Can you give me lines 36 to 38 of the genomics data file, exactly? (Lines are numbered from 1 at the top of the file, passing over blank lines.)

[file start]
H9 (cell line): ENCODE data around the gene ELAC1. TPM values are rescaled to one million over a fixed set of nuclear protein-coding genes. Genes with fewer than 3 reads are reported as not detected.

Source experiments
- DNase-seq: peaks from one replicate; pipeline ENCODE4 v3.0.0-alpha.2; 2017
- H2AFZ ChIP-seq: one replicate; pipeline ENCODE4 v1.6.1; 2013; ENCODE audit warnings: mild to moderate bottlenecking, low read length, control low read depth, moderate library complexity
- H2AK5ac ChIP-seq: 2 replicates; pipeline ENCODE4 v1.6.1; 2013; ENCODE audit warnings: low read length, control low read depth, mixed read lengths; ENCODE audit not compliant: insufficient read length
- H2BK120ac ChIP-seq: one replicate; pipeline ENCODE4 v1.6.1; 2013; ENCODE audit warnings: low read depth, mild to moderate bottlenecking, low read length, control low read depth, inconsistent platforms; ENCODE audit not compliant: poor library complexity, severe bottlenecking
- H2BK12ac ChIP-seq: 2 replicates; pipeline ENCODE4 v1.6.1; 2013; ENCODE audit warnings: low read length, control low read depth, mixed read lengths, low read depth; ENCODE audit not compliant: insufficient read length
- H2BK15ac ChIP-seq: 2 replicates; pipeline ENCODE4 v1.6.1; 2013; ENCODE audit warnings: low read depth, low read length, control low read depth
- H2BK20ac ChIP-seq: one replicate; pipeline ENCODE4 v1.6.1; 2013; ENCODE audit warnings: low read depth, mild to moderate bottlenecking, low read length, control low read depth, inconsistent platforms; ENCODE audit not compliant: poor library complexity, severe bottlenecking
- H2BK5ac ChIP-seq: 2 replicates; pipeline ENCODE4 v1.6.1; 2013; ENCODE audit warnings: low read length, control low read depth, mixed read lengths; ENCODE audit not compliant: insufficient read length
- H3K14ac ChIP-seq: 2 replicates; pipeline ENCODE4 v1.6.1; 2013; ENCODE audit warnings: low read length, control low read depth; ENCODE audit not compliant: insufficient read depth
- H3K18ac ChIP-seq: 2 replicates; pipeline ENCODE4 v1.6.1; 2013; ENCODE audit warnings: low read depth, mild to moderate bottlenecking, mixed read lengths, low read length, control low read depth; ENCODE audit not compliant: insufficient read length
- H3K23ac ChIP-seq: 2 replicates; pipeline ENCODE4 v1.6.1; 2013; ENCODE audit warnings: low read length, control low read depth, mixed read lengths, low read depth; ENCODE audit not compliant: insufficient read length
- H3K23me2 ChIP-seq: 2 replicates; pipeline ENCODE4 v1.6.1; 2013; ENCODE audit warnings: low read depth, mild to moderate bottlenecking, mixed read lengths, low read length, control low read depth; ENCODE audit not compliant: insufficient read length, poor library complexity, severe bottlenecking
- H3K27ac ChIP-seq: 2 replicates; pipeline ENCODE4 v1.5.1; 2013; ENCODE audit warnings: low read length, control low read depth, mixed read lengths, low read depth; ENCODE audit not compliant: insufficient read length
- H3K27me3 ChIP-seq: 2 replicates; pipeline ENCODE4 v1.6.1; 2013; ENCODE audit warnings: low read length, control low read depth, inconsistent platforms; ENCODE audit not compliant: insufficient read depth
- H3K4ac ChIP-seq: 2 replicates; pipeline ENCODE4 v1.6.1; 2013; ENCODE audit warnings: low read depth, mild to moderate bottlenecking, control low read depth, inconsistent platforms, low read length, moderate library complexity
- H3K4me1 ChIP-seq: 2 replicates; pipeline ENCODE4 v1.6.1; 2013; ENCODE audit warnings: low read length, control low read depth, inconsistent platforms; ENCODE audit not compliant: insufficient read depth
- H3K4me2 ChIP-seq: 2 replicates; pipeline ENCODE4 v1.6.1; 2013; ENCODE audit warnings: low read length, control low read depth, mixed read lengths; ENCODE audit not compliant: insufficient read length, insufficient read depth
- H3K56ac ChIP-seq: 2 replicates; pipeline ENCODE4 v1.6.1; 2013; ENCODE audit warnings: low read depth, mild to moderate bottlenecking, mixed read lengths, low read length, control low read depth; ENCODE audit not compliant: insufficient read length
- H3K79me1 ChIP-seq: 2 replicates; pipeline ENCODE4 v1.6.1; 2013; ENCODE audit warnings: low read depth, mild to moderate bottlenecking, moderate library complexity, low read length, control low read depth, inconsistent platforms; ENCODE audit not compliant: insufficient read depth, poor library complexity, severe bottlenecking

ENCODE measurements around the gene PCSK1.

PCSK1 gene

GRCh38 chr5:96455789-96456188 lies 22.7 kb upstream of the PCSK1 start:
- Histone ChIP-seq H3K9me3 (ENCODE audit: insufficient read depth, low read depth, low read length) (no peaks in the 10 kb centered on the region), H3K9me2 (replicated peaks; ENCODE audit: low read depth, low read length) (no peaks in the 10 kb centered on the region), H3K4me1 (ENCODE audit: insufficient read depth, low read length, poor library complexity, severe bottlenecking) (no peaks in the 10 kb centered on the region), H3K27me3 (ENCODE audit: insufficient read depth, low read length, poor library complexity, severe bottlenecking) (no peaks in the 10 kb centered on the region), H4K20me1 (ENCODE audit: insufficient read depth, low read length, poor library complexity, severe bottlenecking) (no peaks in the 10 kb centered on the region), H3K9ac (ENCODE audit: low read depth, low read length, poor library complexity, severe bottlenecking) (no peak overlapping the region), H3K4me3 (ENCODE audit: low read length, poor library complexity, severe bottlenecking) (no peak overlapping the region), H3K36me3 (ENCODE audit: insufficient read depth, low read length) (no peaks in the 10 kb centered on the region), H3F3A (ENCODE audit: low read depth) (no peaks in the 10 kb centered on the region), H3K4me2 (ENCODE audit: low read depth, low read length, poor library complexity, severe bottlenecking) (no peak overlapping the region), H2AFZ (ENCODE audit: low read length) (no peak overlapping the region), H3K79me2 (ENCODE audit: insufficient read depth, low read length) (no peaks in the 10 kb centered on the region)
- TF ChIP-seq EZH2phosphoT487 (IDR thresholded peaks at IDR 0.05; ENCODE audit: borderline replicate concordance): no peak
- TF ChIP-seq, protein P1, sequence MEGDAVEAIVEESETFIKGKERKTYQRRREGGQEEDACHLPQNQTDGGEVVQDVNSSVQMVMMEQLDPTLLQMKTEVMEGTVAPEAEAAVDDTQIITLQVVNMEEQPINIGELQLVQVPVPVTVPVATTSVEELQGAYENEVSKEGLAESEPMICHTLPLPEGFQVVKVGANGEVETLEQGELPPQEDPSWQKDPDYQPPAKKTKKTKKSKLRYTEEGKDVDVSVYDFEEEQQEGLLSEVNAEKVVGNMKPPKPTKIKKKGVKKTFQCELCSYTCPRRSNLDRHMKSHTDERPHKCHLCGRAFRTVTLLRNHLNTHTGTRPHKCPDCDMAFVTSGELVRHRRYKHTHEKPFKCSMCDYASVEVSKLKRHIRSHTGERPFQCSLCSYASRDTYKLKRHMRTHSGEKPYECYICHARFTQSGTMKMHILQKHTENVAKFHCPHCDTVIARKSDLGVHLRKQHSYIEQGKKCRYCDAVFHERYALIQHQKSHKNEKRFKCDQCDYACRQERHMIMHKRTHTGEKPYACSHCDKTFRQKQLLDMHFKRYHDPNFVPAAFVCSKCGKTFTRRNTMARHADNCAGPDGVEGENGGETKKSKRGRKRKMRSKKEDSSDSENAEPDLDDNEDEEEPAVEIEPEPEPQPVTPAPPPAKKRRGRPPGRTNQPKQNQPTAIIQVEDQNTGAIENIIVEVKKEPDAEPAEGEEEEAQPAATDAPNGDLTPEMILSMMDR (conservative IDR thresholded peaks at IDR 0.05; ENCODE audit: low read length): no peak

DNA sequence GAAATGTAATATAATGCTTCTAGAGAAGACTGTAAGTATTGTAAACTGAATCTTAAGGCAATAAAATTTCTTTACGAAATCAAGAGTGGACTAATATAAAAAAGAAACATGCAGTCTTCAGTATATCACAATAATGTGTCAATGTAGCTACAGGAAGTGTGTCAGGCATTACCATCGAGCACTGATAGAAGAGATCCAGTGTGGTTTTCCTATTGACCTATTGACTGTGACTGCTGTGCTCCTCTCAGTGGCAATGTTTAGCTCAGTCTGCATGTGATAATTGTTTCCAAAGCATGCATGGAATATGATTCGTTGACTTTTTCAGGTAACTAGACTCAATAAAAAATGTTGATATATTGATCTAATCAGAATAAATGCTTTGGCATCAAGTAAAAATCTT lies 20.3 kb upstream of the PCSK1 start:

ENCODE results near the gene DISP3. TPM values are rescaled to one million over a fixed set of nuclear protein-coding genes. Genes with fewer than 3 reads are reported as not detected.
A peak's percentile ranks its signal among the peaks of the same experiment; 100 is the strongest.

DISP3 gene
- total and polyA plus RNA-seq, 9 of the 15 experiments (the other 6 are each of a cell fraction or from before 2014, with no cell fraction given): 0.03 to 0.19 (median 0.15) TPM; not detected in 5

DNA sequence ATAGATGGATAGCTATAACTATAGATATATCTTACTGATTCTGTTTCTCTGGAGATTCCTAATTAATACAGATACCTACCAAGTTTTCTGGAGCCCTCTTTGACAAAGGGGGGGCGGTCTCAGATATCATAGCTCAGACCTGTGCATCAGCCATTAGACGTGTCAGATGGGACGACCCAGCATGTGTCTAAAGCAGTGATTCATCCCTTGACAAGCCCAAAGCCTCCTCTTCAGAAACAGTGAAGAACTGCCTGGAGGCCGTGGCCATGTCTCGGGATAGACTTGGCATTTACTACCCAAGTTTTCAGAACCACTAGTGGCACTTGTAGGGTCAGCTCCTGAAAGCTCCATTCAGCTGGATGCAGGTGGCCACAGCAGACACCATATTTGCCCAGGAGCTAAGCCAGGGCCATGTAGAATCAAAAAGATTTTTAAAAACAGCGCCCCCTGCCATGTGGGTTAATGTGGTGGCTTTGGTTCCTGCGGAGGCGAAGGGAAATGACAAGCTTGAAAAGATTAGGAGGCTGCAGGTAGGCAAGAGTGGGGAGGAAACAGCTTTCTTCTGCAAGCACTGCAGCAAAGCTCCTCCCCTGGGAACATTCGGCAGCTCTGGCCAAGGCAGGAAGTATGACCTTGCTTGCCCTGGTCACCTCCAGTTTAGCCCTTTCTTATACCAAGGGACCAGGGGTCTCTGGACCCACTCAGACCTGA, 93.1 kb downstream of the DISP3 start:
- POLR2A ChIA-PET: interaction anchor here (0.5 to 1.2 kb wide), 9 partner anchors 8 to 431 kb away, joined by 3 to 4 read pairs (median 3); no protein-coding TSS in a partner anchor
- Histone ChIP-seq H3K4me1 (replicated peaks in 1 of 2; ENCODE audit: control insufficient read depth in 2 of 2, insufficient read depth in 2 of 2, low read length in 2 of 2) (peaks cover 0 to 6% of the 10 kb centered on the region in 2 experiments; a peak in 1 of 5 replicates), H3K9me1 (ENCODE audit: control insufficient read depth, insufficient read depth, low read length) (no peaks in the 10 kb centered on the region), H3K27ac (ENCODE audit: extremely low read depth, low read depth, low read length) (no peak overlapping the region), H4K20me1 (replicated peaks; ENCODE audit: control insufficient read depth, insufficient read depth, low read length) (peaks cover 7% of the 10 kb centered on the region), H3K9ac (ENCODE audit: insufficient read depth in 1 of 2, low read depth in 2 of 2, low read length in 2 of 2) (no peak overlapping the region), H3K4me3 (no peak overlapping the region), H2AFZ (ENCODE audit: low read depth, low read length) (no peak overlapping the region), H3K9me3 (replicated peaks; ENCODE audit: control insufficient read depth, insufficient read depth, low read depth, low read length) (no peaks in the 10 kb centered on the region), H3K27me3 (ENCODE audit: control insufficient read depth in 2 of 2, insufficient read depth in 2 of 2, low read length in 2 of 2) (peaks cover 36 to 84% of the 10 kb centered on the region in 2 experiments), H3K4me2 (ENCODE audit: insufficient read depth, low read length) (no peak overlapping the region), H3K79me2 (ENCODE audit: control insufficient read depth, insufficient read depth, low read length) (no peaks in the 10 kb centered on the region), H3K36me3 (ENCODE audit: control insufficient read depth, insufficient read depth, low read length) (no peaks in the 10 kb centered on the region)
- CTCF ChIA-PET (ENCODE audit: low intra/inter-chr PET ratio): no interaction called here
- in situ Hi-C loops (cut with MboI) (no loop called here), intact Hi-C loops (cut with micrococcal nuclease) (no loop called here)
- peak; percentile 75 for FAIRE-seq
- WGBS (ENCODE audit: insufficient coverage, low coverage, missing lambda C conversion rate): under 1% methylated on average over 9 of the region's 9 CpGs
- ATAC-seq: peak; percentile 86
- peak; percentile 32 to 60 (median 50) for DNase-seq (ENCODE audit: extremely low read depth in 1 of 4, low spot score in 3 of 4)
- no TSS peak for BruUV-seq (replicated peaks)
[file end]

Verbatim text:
- CTCF ChIA-PET (ENCODE audit: low intra/inter-chr PET ratio): no interaction called here
- in situ Hi-C loops (cut with MboI) (no loop called here), intact Hi-C loops (cut with micrococcal nuclease) (no loop called here)
- peak; percentile 75 for FAIRE-seq